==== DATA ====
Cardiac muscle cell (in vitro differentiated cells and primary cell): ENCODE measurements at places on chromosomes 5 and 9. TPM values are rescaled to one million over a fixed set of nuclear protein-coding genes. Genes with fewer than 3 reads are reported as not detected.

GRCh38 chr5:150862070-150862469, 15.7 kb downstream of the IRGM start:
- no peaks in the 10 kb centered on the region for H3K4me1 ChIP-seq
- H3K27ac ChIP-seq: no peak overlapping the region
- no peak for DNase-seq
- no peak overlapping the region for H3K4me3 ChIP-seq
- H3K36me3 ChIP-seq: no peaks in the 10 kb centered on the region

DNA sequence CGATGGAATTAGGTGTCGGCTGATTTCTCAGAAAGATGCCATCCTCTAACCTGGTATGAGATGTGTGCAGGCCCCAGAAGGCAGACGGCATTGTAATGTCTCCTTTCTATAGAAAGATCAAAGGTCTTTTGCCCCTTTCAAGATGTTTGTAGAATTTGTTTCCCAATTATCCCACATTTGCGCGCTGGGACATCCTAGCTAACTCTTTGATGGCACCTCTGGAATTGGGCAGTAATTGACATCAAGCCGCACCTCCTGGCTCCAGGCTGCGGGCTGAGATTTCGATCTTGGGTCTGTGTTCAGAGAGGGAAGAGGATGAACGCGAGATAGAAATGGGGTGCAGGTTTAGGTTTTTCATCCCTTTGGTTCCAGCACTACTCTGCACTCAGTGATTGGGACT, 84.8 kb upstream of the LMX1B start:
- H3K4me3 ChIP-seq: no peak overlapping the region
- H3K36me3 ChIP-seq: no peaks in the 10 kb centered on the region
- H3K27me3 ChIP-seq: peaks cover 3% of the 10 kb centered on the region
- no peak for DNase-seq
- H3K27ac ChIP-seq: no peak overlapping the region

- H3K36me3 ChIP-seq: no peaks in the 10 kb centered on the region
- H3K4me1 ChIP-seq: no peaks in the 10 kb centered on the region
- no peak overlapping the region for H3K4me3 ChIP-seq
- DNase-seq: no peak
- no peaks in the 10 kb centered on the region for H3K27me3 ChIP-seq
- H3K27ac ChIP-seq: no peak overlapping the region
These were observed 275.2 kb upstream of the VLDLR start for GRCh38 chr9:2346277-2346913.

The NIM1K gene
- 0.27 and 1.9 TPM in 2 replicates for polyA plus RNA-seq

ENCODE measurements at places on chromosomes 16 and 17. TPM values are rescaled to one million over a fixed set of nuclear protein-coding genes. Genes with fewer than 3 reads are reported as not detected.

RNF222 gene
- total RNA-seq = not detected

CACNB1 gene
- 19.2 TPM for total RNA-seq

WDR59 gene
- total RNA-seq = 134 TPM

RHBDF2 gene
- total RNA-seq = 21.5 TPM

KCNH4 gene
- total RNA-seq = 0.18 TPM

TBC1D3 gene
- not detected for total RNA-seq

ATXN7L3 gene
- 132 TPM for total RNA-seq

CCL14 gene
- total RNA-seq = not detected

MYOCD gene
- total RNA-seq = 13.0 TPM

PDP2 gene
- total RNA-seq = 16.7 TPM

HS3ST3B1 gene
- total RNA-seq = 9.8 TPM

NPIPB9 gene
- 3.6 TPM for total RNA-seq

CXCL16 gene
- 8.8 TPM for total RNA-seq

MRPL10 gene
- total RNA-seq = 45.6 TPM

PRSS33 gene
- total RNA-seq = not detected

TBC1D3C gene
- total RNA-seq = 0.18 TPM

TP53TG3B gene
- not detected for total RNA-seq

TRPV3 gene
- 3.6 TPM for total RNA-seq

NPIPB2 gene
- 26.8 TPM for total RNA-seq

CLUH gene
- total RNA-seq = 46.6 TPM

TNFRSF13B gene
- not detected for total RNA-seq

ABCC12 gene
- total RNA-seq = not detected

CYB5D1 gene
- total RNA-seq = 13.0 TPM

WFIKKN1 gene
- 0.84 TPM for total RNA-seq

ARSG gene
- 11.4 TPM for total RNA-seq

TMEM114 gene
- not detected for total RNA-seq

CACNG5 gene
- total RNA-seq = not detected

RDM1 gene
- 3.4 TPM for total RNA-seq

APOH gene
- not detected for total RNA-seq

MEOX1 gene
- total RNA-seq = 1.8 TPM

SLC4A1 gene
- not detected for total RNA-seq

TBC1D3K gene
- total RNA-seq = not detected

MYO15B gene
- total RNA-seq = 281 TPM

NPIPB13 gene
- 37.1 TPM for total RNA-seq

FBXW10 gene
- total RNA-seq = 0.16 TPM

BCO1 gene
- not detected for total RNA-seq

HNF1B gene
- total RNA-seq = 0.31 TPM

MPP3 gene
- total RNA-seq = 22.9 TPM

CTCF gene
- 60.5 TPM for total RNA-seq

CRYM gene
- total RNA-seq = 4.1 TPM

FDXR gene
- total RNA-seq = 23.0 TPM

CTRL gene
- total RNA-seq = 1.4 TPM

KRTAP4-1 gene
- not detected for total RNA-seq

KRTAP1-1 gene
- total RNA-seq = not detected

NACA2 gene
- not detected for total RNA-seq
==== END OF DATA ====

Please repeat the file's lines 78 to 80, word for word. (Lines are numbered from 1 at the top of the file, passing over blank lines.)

RDM1 gene
- 3.4 TPM for total RNA-seq

APOH gene